This meeting will be held at the Charles Sumner School, 17th & M Streets, N.W., Washington, D.C.

The meeting starts with refreshments at 6:45 pm and the lecture begins at 7:15 pm

The Andean region of Peru experienced a dynamic pre-Columbian history which culminated with the Inca Empire. Following the Inca, Spanish conquerors ruled Peru for nearly 300 years until Peruvian Independence (1821). The Spanish and early Native American empires greatly impacted modern Peruvian demography and recently genomics provided further insights to these processes.

In this research project, 150 genomes from Native and mestizo populations in Peru were sequenced and an additional 130 were genotyped. The majority of these samples possessed greater than 90% Native American ancestry. Demographic modeling indicates these populations diverged early in Peruvian history, supporting the hypothesis that the New World was peopled rapidly.

Following the initial peopling, Native American populations remained relatively isolated while mestizo populations have evidence of admixture between multiple Native American populations in addition to their Old World admixture. During the Inca Empire, the center of genetic relatedness was based in the Andes but shifted toward toward the coast during Spanish rule.  The majority of migration in Peru was in descent of the Andes towards the Amazon and coast. evidence of the Inca and other Andean Empires’ influence on Peru and/or reflective of negative selection pressures on new migrants to the high altitude environment in the Andes

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Daniel Harris is a 4th year PhD candidate in the Molecular Medicine Program at the University of Maryland School of Medicine in Dr. Timothy O’Connor’s lab at the Institute for Genome Sciences. The major goal of his research is to apply evolutionary biology and population genetics theory to the study human history, specifically, the peopling of geographic regions and human migration/admixture patterns.

He also studies human history through ancient DNA analysis, which includes the archaic hominins, Neanderthals and Denisovans, as well as more recent anatomically modern human samples. In addition to human history, and the application of Precision Medicine to populations worldwide. He focuses on genetically understudied populations, such as Native Americans, but also works with the Trans-Omics for Precision Medicine Program (TOPMed), which consists of the largest sequenced human data set to date.

Mr. Harris has presented his work at the American Society for Human Genetics, Society for Molecular Biology and Evolution, and the Evolutionary Demography Society. In addition, he presented at the first Annual Molecular Medicine Research Retreat where he won the award for best oral presentation,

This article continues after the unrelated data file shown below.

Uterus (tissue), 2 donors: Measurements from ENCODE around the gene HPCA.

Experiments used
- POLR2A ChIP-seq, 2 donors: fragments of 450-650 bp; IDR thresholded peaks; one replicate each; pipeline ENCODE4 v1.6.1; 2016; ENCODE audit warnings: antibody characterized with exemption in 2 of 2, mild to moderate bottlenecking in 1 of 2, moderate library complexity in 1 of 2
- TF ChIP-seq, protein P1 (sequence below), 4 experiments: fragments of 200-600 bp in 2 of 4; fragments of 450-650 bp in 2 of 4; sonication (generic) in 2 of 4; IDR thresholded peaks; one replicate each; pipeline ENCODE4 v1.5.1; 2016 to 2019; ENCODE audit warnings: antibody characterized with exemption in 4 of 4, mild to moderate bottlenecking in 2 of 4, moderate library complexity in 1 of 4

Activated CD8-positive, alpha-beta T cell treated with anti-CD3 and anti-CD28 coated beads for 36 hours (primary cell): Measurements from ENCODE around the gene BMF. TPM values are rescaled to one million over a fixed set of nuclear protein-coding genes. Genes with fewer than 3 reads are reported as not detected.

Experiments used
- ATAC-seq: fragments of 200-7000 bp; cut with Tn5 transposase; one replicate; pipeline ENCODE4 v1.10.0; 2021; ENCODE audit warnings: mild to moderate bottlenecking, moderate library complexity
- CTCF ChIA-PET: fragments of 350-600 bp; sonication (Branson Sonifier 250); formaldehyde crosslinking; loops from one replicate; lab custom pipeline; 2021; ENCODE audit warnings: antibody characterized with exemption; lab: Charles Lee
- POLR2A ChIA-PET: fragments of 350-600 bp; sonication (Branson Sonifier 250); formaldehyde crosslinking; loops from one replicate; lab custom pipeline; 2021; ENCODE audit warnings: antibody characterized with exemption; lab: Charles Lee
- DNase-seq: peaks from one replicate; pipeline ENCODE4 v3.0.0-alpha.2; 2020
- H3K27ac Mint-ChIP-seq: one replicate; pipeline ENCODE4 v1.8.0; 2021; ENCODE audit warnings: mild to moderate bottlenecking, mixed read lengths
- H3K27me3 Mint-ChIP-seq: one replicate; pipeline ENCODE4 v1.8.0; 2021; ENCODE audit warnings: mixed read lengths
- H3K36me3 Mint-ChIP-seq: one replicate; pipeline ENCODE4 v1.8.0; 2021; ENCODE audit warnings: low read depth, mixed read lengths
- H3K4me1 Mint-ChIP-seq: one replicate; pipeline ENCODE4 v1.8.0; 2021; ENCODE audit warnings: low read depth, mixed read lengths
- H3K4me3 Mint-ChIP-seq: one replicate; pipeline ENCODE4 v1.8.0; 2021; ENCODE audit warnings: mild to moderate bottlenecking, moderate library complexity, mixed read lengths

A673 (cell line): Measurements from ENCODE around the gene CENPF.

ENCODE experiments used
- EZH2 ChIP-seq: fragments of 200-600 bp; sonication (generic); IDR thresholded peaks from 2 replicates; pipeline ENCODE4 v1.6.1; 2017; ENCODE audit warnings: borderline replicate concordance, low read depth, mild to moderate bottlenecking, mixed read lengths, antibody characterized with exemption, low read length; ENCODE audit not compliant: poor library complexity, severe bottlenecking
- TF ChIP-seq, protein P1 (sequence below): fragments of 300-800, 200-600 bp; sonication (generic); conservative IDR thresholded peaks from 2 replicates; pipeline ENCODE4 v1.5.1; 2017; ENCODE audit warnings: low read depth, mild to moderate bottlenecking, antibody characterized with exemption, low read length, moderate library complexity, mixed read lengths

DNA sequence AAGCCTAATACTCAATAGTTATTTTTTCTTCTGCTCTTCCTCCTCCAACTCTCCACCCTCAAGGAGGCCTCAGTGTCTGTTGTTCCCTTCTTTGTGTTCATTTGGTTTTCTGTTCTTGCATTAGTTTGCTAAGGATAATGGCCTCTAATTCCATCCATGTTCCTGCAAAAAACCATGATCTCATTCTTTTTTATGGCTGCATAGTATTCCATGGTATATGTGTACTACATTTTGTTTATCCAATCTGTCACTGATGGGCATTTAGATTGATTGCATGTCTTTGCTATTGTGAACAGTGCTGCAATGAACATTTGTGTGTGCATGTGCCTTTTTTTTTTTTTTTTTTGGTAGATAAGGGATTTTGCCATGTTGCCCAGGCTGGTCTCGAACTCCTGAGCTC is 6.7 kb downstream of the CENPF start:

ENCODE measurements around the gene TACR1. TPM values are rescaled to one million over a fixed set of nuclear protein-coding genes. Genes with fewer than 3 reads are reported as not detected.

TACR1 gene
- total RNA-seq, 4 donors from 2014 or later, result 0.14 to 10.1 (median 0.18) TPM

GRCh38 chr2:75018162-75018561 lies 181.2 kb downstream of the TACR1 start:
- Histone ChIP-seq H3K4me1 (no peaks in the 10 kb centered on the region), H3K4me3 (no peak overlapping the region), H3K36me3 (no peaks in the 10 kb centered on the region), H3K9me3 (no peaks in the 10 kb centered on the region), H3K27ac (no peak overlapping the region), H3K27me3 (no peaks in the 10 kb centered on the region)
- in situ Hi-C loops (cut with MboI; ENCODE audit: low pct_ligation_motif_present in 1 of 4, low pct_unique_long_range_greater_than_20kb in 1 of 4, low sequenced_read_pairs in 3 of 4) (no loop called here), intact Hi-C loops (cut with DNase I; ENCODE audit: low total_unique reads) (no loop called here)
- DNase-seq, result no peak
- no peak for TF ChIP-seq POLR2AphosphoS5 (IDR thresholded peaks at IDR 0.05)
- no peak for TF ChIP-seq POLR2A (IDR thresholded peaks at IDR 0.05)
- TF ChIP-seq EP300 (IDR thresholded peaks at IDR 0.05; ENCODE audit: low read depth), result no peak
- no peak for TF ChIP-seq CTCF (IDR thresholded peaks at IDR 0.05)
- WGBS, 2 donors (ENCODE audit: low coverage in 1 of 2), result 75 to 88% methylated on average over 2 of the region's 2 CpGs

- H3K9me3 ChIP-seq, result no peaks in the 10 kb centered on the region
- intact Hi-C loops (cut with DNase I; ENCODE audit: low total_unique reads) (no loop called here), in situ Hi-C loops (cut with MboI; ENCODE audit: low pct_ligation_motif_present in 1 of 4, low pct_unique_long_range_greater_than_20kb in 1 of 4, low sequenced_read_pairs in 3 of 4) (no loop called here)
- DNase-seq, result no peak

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DECEMBER MEMBERSHIP MEETING
Dec
1
6:45 PM18:45

DECEMBER MEMBERSHIP MEETING

Complex Connections: A Reexamination of Early Horizon Interaction from the Ceremonial Center of Atalla, Huancavelica, Peru by Michelle Young, PhD candidate, Yale University.

This meeting will be held at the Charles Sumner School, 17th & M Streets, N.W., Washington, D.C.

The meeting starts with refreshments at 6:45 pm and the lecture begins at 7:15 pm.

This presentation will offer results from three seasons of investigations at the virtually unknown site of Atalla, located in the remote highlands of Huancavelica, Peru. Boasting monumental temple construction, a village-sized settlement, and personal adornments used in social differentiation, the site offers the earliest evidence for incipient social complexity in the region of Huancavelica. Past research has understood Atalla’s development through a core-periphery approach, positing that the formation of Atalla was stimulated by interaction with Chavín de Huántar in the Early Horizon (800-200 B.C.). Recent investigations at Atalla have revised our previous understanding of its occupational history, verifying a local domestic occupation, monumental construction, and long-distance interaction in the late Initial Period (1000-800BC). This talk will present evidence for the economic, sociopolitical, cultural, and religious transformations involved in the foundation and development of Atalla. This research underscores the importance of characterizing late Initial Period developments in the Peruvian highlands in order to properly contextualize subsequent patterns observed in the Early Horizon.